Canada: Project spurs city to classify 27.6% of jobs bilingual
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Sat May 31 15:50:00 UTC 2008
Project spurs city to classify 27.6% of jobs bilingual
Laura Drake, The Ottawa Citizen
Published: Friday, May 30, 2008
After a four-year project, the City of Ottawa will officially
designate 27.6 per cent of its jobs as bilingual starting on July 1,
City Clerk Pierre Pagé said yesterday. "Our citizens are English and
French, so it's about service and we want to provide services to both
our francophone and anglophone citizens," Mr. Pagé said. The 3,968
positions that will require bilingualism were selected based largely
on the amount of time the job requires someone to deal with the
public. The city has been working on classifying jobs since 2004 under
the Designations of Bilingual Positions Project.
This has been a long time coming," said Rideau-Vanier Councillor
Georges Bédard, who called the move "extremely important."
Though the 2006 census shows that only 1.6 per cent of people in
Ottawa speak French alone, Mr. Bédard said many people in the city
would prefer to speak in French even if they are able to speak
English. Nearly 15 per cent of city residents count French as their
first language, he said, and many immigrants learn French as their
second language. However, West Carleton-March Councillor Eli
El-Chantiry said he thinks the policy change is unnecessary, although
he was not aware that 27.6 per cent of jobs would be classified
bilingual in July.
Still, he said, he has always had the same position on mandatory
bilingualism. In 2006, he argued that Ottawa's new police chief didn't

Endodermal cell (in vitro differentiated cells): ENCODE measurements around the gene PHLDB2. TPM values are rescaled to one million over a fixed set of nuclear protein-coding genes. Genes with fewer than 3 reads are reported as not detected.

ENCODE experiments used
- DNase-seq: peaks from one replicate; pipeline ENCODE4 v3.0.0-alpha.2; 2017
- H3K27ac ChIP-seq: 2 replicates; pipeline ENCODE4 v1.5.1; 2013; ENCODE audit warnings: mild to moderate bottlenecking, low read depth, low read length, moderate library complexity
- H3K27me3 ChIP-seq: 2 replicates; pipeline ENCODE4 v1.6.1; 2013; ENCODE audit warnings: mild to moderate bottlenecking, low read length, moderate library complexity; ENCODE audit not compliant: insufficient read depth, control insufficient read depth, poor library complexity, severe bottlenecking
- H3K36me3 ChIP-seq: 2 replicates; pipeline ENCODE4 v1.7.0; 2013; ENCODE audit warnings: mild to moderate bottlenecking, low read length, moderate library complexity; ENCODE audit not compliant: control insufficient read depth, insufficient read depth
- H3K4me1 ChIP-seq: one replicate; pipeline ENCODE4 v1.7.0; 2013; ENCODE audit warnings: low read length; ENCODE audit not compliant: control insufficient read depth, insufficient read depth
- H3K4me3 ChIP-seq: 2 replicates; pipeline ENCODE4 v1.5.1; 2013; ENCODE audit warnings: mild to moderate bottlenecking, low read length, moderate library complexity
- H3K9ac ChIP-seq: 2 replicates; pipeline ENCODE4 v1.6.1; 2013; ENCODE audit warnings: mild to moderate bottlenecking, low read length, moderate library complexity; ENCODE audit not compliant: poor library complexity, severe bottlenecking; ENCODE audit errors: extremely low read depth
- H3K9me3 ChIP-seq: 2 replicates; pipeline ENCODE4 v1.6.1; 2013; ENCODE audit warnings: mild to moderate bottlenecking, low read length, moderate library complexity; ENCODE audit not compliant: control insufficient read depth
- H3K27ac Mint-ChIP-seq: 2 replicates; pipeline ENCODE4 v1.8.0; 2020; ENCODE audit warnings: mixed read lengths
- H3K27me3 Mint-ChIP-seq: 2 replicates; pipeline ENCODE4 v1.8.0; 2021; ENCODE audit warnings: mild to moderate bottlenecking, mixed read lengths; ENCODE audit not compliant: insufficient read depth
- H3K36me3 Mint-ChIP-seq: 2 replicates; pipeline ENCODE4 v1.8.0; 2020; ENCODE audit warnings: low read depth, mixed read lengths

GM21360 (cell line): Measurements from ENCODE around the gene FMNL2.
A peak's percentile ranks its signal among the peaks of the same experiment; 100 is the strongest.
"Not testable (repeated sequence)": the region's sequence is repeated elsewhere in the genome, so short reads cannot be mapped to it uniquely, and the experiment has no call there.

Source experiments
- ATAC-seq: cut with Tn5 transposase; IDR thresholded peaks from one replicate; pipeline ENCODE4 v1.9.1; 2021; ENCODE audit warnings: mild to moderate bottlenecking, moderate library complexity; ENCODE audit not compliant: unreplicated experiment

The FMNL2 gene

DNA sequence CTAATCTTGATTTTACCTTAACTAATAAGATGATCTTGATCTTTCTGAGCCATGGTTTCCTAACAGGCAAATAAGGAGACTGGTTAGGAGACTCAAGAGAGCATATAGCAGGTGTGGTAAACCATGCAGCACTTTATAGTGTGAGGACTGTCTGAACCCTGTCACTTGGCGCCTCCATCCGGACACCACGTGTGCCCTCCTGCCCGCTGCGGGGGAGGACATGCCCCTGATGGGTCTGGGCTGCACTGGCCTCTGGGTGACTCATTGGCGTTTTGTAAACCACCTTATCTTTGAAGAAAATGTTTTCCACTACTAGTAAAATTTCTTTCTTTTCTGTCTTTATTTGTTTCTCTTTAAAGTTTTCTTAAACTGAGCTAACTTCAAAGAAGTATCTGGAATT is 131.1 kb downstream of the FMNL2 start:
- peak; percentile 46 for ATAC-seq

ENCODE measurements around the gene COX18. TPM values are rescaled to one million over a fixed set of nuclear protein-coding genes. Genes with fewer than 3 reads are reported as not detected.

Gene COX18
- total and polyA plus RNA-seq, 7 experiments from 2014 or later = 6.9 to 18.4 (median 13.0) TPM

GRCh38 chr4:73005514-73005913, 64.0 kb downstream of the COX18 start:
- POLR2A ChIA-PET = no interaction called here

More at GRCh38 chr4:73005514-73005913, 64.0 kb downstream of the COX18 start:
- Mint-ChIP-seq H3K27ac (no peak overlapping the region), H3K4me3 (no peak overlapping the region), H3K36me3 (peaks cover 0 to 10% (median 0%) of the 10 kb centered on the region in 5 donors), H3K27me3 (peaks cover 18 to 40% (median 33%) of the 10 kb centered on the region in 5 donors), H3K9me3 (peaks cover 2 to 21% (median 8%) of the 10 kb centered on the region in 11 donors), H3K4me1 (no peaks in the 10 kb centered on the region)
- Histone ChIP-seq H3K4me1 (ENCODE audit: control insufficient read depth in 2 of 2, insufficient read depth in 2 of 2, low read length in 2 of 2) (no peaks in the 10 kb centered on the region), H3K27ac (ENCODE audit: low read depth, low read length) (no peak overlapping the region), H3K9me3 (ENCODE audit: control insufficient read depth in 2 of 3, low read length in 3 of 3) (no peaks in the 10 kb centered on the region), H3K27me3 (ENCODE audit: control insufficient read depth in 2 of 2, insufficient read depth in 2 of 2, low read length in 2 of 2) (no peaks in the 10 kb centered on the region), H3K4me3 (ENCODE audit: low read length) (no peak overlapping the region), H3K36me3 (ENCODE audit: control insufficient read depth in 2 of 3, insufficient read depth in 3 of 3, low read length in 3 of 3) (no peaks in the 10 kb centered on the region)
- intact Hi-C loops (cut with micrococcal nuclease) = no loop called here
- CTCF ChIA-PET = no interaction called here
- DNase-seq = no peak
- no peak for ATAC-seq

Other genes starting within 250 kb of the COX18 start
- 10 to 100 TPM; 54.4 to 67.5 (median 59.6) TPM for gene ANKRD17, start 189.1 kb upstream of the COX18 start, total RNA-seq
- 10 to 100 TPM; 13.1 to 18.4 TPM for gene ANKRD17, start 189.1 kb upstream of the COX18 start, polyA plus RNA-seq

have to be bilingual as chair of the Ottawa Police Services Board.
"You have a smaller pool to pick from" if bilingualism is mandatory,
he said. "Have we looked at the big picture? Are we going to be able
to fill these positions with qualified people?" Mr. Pagé said the vast
majority of the employees in the jobs to be reclassified are
bilingual. Those who are not, he stressed, will not lose their jobs.
Instead, they will be given priority to get language training.
Anglophones will be able to apply for a bilingual job, as long as it
doesn't require Day 1 language skills, such as a 3-1-1 call centre
operator. If an anglophone is the most qualified person for a
bilingual job, Mr. Pagé said, he or she will be offered the job on the
condition that they finish language training. Despite all these
protections, English-language rights crusader Howard Galganov, who
does not live in Ottawa, said the policy is "downright wrong." "If
it's 27.6 per cent today, what's it going to be tomorrow?" He said the
policy change would exclude the majority of the population from
getting jobs. According to 2006 census data, 37 per cent of people in
Ottawa can speak both official languages. About 63 per cent of
Ottawans claim English as their first language, versus 15 per cent who
say French is their mother tongue.
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